ddantesAuthor Commented:
That's good to know. and makes me more at ease about sharing points, knowing that would not place anyone at a disadvantage.
Joe Winograd, Fellow&MVEDeveloperCommented:
Sorry for the delayed response — the dog needed a walk urgently. :)

I agree with saige's comment that either choice is perfectly valid. It's helpful to think about the process of answering a question. I, for one (and I'm sure many others), get email notifications of questions. When one interests me, I click on the link in the email, it comes up in a tab in my browser, I read the question, and then start working on a response — writing the answer in my favorite text editor, testing the solution to make sure it works, capturing screenshots to make the answer clearer, cropping those screenshots in my favorite photo editor, etc. — all done offline. In the meantime, the question is open in the browser tab. Then I go there — sometimes remembering to do a refresh to see what has happened, but more often than not (as in this case), simply copying/pasting the text into the Comment box, embedding screenshots where appropriate, and uploading file attachments, if needed.

As you can imagine, when I hit the Submit button, I often find that other comments have been posted in the interim (like this time) — sometimes just seconds apart (I recollect one instance of a one-second difference). In fact, I've had many cases when, upon hitting the Submit button, I see that the question has already been closed — and even more aggravating, deleted!

At the end of the day, it's a judgment call for the asker. I'd like to think that no one is sitting on a question, waiting for a good-looking answer from a high-ranking expert, and then rewriting the answer in a few minutes in an attempt to grab undeserved points — but with more than 100,000 members in EE, I suppose it's possible, and there's no way to stop that. But after some time in the EE community, we get a pretty good sense of the folks, and I'm guessing you know when someone is behaving in an upstanding manner and not pulling dirty tricks like that.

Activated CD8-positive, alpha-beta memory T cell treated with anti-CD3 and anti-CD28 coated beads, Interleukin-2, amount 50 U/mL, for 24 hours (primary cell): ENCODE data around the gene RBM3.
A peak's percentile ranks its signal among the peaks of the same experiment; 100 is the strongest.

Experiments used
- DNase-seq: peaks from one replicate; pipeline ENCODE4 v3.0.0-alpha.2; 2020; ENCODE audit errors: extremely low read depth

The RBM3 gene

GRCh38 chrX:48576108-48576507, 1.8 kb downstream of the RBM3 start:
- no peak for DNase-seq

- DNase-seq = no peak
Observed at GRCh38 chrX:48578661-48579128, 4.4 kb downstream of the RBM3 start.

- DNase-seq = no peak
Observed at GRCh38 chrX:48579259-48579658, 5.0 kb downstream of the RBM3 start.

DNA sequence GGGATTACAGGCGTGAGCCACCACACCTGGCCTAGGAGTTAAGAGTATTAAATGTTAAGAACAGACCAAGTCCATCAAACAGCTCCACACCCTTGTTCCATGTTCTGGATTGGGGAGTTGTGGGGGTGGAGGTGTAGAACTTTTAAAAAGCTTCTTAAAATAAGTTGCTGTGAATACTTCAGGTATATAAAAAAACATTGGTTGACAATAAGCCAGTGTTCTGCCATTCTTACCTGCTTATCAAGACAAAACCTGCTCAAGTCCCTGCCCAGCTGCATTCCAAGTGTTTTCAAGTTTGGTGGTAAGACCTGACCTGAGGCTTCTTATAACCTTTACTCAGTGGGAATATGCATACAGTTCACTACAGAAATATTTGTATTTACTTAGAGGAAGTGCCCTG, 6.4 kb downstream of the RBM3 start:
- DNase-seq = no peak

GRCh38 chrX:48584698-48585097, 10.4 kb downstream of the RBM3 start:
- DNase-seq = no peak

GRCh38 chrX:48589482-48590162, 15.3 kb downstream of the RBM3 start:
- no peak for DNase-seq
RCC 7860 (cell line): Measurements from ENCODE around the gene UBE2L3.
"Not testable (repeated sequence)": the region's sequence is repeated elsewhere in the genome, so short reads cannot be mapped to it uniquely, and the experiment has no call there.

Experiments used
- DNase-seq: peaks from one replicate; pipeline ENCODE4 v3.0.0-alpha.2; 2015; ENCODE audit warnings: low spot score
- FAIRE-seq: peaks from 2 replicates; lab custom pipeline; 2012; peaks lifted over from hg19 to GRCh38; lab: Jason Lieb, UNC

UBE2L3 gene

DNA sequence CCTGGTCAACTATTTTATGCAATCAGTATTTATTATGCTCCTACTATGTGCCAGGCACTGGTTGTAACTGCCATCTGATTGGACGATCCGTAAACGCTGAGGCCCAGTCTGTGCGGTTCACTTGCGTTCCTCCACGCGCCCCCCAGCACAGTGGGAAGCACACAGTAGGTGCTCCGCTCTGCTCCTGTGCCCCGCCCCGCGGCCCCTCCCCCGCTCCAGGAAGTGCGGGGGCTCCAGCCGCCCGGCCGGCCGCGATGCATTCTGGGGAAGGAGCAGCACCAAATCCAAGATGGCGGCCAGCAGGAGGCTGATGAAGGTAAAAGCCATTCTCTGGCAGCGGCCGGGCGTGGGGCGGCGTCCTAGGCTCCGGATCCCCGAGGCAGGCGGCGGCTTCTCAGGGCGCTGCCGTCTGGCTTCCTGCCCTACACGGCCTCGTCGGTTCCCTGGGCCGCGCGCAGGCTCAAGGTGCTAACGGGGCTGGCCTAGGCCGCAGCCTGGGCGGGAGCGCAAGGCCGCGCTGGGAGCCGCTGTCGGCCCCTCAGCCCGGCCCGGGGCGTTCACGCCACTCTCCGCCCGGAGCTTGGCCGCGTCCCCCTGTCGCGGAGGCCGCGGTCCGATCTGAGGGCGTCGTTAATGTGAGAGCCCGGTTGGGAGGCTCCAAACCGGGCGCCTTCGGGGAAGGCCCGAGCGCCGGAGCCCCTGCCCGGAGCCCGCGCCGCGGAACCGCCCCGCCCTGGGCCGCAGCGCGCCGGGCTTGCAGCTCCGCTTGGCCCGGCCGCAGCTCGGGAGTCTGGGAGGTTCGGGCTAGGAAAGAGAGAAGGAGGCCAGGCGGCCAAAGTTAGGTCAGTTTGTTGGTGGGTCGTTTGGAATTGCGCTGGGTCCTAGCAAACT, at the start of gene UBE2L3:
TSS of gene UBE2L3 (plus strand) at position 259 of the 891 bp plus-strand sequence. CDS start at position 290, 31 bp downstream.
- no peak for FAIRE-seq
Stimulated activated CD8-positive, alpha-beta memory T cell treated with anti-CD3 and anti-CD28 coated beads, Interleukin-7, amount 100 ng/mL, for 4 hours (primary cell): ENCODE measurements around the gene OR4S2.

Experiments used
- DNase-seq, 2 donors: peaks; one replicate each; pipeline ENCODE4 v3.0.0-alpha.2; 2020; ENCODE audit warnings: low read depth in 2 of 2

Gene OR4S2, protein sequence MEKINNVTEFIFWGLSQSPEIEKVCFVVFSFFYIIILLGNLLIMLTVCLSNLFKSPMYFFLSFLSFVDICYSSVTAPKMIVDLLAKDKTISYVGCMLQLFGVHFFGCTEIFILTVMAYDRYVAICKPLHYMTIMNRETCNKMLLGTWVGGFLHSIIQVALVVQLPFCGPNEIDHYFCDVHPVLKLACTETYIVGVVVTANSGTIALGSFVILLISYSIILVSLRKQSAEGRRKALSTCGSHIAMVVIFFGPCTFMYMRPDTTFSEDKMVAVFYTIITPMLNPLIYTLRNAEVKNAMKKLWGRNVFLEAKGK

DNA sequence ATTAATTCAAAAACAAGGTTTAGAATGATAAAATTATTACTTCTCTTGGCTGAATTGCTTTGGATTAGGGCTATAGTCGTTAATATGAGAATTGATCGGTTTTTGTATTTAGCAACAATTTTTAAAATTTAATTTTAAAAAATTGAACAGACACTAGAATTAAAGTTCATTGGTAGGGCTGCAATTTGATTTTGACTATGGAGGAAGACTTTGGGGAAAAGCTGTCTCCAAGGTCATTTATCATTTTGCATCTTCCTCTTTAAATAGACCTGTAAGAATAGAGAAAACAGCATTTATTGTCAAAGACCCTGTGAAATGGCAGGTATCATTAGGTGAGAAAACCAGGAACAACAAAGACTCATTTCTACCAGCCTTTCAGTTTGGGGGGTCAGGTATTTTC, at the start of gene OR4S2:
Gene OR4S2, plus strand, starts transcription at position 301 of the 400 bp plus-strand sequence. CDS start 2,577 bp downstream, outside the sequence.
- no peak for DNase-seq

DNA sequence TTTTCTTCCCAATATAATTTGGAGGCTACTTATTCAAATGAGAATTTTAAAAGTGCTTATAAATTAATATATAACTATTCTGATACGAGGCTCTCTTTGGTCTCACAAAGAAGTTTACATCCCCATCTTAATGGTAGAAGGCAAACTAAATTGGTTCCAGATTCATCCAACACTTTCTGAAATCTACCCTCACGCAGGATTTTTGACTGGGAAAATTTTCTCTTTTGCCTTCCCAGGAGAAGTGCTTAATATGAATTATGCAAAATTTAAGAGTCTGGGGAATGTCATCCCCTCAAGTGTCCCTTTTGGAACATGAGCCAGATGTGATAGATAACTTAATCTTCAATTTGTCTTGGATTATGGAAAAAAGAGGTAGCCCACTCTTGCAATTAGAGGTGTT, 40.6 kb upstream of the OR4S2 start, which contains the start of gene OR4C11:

On a different, but related, front, the first answer may be "correct", but not the best answer (in this case it was — saige's comment was well-done and spot-on). For example, someone might post a bare-bones, one-liner that is, arguably, "correct", but a subsequent post might put a lot more meat on the bones, with a detailed description, step-by-step instructions, screenshots, etc. There's nothing wrong with accepting a later, better answer, even though one could say that an earlier answer had it largely right.

As saige pointed out, there's zero compensation for EE experts. The "currency" of EE is the Points system (and the occasional t-shirt, often donated by the experts through EE to charities). Regards, Joe
ddantesAuthor Commented:
Thanks for elaborating, and for taking care of the dog first.  Your earlier comment brought to light a dilemma which I have sometimes faced in cases of multiple, similar, correct answers.  I've always understood that Experts are mainly motivated by generosity with their time and expertise.  But I also, mistakenly, believed that points translated into monetary remuneration.  That misunderstanding caused me to agonize about dividing points.  It will be easier, going forward.
Joe Winograd, Fellow&MVEDeveloperCommented:
My thanks to eenookami for reopening it; to ddantes for reconsidering the situation and marking my post as an Assisted Solution; and to it_saige for willingly giving up points by saying that it would be fair to award credit to other experts and even explaining how to have the question reopened via the Request Attention mechanism — screenshot and all! Thanks very much to everyone...Regards, Joe